Why Your Muscles Shake After Exercise

Ever wondered why your muscles shake after a period of exercise? Here's the answer.

Ever wondered why your muscles shake after a period of exercise? Here's the answer.

When your muscles shake after exercise, they do so involuntarily, and there is little you can do to stop them immediately. This lack of control of our body usually scares most people, but the truth is that muscle tremors are perfectly normal (after exercise), and it just means that you are working out really intensely.

But that’s the simple answer. To get a more in-depth view, as to why our body reacts in this way to strenuous exercise, we have to understand the concept of muscle fatigue.

Muscle fatigue is defined as “the decline in ability to generate force”, and although there are many diseases such as multiple sclerosis or myasthenia gravis that can cause muscle fatigue and tiredness, in our case, exercise is the factor that is causing the fatigue. The reasons why our muscles get fatigued could be due to; a lack of nutrients in our muscles, a build-up of metabolic waste, or finally an excessive strain on the CNS (central nervous system) in our body.

In terms of metabolic waste, lactic acid is the main waste product that is produced during exercise. Lactic acid, as many of you may know, is a by-product of anaerobic respiration, which occurs in our cells when there is a limited amount (or no amount) of oxygen. Anaerobic respiration results in glucose being broken down into lactic acid only. This form of respiration releases much less energy than aerobic respiration. Lactic acid, is (like it says in its name), an acid. This means that it releases hydrogen ions, which, in terms of our muscles, decrease their pH value, causing soreness, and thus a decrease in muscle deficiency.

Severe shaking is referred to as, physiological tremors.

Severe shaking is referred to as, physiological tremors.

Our muscles get ‘fatigued’, mainly because our body starts shutting them off, to prevent more lactic acid being produced, and damage to the muscles occurring. Finally, another myth is that ‘lactic acid is what causes my muscles to be swollen after a workout’. This is totally incorrect. Our bodies are efficient machines, so if something toxic (like lactic acid) needs to be removed from our bodies, our body will do so promptly. The real reason our muscles hurt is because they are inflamed/swollen, because they are damaged, and are starting to heal.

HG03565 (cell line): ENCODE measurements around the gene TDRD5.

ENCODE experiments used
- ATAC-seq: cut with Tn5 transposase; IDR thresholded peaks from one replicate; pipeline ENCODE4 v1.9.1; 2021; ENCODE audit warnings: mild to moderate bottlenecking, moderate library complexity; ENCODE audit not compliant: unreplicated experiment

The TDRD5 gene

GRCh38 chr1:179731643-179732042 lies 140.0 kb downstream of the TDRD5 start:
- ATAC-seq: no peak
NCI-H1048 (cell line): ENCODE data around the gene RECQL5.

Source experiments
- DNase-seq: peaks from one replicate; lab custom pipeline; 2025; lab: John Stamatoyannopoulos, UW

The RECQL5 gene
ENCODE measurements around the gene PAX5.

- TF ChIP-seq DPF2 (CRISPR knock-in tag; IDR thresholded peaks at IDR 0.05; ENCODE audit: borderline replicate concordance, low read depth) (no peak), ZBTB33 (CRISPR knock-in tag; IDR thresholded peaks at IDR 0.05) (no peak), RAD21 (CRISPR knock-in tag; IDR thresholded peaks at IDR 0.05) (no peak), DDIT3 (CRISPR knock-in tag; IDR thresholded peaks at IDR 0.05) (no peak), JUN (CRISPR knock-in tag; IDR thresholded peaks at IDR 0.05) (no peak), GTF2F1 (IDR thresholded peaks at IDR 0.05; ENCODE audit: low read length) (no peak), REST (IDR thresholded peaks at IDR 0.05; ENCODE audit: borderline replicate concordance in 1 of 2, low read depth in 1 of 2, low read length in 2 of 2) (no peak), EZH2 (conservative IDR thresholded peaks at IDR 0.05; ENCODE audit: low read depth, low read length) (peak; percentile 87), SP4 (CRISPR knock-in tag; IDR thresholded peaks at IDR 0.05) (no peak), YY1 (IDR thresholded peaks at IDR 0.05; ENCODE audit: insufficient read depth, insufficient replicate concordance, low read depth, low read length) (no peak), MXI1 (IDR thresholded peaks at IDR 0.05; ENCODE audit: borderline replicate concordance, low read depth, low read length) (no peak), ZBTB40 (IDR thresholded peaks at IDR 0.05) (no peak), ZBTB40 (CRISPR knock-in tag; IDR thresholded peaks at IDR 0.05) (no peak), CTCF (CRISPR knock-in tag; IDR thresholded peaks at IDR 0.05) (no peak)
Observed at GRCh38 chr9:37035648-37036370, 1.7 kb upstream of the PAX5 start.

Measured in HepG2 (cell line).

In our body, the central nervous system refers to our spinal cord and brain. When we do exercises that require more than one muscle group at a high intensity, there is a chance that it can cause severe shaking, which we call physiological tremors, this occurs when there are not enough chemicals to carry the electrical impulse across nerve cells (neurotransmitters). This happens because you are putting too much strain on your CNS, and motor units (see later), as the demand of neurotransmitters, exceeds the supply of them, greatly.

We now know what causes muscle fatigue, but the question is, how does muscle fatigue cause body shaking/tremors? Well, in our muscles, it would be stupid to have each muscle cell contract individually, seeing as there are hundreds of thousands of cells in each muscle. For this reason, our muscles contract in groups of 2000 or more, i.e. one motor nerve controls 2000 or more muscle cells. (an exception to this is in our voice box/larynx), where one motor neurone connects to only 2 or 3 muscle cells.

Anterior view of Muscles | Source: By CFCF (Own work) [CC BY-SA 4.0 (https://creativecommons.org/licenses/by-sa/4.0)], via Wikimedia Commons

Anterior view of Muscles | Source: By CFCF (Own work) [CC BY-SA 4.0 (https://creativecommons.org/licenses/by-sa/4.0)], via Wikimedia Commons

Also, when we contract our muscles, not all the groups contract simultaneously. In fact, they all contract at totally different times, although since there is so much overlap in the contractions, it just appears that the muscle is contracting smoothly. But when muscle fatigue kicks in, the motor units drop out at different points (either because not enough neurotransmitters or not enough nutrients). This means that there will be less overlap in the muscle unit contractions and the movements will seem more jerky, until it finally reaches the point where the muscle starts to shake. (as the gaps between motor unit contractions become really wide).

It takes around 15 minutes for the shaking to completely cease, and this is because it takes time for more nutrients/neurotransmitters to meet the demand, or it could be because it takes time for your body to remove the lactic acid and break it down.

But what can we do to prevent your muscles from shaking? The first step would be pay close attention to your nutrition. By eating slow-digesting carbs you will ensure that your blood glucose levels are level, during your workout, this will decrease the chance of you having tremors, but as mentioned above, the tremors could happen for other reasons as well. And although massage therapists may claim that they can ‘squeeze’ the lactic acid away from your muscles, this is utter rubbish that has no scientific evidence to back it.

Finally, although it may seem like such an easy question to answer, writing this truly made me think about how intricate, complex and interesting our bodies can be. For example, such a simple task, such as raising your arm, requires thousands of minute contractions at different times, and each contraction needs an input from a motor neurone, which needs a chemical neurotransmitter to carry the signal, you get what I mean, I could carry on for days.